Sunday, November 08, 2009

11 Funny Products from Japan

As you know, Japan is our number one source for nonsensical gadgets and toys. Today I am displaying some of the products I had fun browsing through. Brilliant Christmas gifts for people with a sense of humor.

1. R2D2 Pepper Mill

I love Star Wars, so it would be awesome to have this 11cm tall pepper shaker in the kitchen. Just load it with pepper, and turn Artoo's head to make him sprinkle the spices from his bottom.

2. Star Wars Lightsaber Chopsticks

These chopsticks won't sear and blacken your food. Practice your chopstick skills like a true padawan.
Monday, October 26, 2009

8 Tips on Chopstick Etiquette

Photo by bennylin0724

Here are 8 tips on chopstick manners every gaijin should know.

1. Learn how to hold and use chopsticks properly.
2. If you have a hashioki (chopstick stand), use it whenever you want to lay down your chopsticks.
3. Don't stick your chopsticks into your rice bowl.
4. Don't pick up food by forking it with your chopsticks.
5. Don't suck or lick your chopsticks.
6. Don't pass food from your chopsticks to someone else's chopsticks.
7. Don't spend too much time choosing what to pick up. Choose without showing it physically.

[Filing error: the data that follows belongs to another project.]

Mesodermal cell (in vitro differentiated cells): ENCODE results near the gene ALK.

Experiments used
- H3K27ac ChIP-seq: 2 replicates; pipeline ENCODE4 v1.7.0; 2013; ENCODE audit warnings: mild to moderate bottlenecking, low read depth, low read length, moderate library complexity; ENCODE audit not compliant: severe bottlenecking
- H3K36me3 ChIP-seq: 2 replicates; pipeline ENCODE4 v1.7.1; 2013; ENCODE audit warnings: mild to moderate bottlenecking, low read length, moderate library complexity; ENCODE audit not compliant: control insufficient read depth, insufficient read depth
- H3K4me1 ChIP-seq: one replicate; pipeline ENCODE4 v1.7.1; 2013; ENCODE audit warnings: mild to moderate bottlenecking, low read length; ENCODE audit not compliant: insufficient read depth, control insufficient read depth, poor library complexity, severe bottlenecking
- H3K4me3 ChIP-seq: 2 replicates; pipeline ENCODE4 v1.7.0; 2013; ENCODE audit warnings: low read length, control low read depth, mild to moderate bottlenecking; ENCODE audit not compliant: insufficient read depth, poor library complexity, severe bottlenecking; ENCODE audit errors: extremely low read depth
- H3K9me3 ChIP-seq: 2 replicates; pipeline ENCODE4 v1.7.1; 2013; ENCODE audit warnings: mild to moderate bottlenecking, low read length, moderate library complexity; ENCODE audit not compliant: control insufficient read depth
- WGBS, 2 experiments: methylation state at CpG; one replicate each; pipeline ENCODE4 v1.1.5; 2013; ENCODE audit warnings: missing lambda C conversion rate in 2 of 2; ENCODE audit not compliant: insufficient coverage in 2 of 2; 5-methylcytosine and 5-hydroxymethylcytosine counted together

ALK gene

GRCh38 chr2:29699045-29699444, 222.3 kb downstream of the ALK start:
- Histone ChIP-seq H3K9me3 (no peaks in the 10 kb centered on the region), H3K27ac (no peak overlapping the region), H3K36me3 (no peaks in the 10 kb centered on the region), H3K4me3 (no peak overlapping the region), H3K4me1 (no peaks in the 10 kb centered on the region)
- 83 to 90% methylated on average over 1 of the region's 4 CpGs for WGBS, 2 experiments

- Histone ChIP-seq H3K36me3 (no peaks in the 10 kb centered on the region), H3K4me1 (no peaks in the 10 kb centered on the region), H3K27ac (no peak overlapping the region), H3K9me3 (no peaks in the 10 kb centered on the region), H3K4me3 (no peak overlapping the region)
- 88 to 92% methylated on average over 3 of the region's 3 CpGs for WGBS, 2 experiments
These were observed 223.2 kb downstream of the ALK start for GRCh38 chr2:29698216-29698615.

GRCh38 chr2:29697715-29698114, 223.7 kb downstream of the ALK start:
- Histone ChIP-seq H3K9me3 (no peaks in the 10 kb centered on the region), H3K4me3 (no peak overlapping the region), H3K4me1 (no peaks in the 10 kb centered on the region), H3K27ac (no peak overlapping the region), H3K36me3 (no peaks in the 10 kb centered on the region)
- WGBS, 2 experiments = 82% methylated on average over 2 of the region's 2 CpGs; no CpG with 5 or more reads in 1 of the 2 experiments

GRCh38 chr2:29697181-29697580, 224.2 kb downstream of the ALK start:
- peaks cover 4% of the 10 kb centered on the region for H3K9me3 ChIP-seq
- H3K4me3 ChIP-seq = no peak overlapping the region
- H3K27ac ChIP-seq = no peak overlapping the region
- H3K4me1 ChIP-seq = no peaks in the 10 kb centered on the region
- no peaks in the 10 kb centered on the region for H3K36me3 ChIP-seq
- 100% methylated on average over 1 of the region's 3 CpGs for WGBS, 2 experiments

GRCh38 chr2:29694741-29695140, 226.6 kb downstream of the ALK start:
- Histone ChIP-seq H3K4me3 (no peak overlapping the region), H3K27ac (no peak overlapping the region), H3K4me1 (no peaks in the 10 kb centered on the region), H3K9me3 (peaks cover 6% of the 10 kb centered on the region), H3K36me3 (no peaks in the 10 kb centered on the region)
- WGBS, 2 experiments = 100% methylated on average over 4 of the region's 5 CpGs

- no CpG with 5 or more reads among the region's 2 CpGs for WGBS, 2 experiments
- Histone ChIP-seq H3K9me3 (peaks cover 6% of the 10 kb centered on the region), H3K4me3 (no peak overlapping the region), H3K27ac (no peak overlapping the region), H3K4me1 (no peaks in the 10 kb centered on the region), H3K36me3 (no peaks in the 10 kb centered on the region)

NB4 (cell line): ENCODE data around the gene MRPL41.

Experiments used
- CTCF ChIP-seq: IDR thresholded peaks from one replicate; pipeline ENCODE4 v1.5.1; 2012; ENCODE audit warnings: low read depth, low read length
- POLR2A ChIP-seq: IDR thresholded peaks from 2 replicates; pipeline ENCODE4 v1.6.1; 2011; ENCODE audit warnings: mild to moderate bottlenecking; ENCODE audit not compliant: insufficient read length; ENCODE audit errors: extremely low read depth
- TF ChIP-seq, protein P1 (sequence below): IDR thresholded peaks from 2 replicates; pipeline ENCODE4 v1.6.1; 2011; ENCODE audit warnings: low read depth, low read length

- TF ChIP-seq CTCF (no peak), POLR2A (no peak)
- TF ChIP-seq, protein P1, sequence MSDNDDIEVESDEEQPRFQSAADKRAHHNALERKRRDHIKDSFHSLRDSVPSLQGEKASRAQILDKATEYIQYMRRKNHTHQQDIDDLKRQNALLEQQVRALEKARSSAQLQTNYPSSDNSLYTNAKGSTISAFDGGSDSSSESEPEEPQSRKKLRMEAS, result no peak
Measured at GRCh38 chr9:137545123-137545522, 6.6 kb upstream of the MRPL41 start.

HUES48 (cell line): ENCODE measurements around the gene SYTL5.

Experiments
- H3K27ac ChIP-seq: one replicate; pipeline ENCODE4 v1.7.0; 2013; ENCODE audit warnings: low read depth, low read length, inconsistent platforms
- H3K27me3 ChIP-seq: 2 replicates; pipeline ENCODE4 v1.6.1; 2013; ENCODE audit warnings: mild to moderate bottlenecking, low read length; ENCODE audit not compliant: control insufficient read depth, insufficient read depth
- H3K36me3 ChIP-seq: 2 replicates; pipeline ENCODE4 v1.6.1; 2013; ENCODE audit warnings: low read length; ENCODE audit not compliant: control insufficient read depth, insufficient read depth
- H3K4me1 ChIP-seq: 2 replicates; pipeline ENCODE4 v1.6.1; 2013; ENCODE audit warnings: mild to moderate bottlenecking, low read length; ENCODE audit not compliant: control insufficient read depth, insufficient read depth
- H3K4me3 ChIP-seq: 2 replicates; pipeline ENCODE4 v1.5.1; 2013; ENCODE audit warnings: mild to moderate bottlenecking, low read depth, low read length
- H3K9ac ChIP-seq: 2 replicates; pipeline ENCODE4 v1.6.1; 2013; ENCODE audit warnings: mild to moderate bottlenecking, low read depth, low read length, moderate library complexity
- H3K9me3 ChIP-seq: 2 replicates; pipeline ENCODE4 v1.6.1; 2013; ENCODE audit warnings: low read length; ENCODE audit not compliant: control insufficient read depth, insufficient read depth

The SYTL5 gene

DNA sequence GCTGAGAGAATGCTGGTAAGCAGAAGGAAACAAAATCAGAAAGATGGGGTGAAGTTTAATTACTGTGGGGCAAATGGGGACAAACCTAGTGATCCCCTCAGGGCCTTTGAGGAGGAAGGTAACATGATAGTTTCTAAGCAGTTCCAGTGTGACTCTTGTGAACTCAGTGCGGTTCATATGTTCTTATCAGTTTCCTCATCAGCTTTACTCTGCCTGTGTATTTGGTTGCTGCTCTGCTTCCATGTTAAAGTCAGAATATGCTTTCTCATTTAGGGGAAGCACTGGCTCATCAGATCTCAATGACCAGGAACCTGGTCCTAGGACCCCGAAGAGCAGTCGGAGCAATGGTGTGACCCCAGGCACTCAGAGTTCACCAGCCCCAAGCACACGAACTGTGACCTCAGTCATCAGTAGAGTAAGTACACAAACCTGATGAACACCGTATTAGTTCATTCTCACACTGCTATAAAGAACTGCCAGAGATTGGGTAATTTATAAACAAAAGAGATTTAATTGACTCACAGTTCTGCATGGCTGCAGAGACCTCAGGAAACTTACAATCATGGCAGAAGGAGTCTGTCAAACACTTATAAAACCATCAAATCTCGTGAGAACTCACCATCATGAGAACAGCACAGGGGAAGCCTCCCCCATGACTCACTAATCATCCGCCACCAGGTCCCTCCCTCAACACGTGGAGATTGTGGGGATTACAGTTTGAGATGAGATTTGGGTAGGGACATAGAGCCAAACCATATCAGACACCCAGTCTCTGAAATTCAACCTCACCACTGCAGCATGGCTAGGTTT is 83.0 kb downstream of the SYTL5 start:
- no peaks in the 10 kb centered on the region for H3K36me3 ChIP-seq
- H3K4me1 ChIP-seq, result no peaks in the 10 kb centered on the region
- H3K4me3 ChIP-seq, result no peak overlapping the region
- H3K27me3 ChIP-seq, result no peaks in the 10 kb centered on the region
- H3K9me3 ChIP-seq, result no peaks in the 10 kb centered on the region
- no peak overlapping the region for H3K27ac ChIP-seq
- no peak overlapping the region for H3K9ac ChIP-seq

8. When using waribashi (disposable chopsticks), make your own hashioki out of the paper cover.

Bonus Tip 1: Don't leave rice in your chawan (rice bowl). Not even one grain.
Bonus Tip 2: Finish your dishes at an equal pace. Don't just finish one dish and move on to the next one.
Thursday, October 22, 2009

Get Your Personal Japanese Hanko Stamp Before Going to Japan

A hanko is a Japanese stamp that people use to sign official documents. It's like using a black pen in western countries for signing our name on papers.

When we live in Japan, we have to use stamps on many occasions. I even had to get my own stamp before I could sign a cell phone contract at au. And some real estate agents require you to have a hanko registered officially at your local city hall. So having a stamp can be quite necessary in Japan.

If you're planning to live in Japan in the near future, it wouldn't hurt you to get a stamp for yourself in advance. Having a stamp prepared in your suitcase will make the start easier for you, as you can take care of alien registrations and cell phone contracts quickly without first thinking about where to get a "gaijin hanko" and which characters to choose for your name.

In fact, J-List is now offering to create custom-made Japanese hanko stamps for $29.50 (USD). You will also get a case for it that has red ink in it. They have a Japanese team working on them, so you won't be receiving a stamp with an incorrectly engraved name: "the Japanese staff of J-List will be happy to help you choose the best character for what you want to express."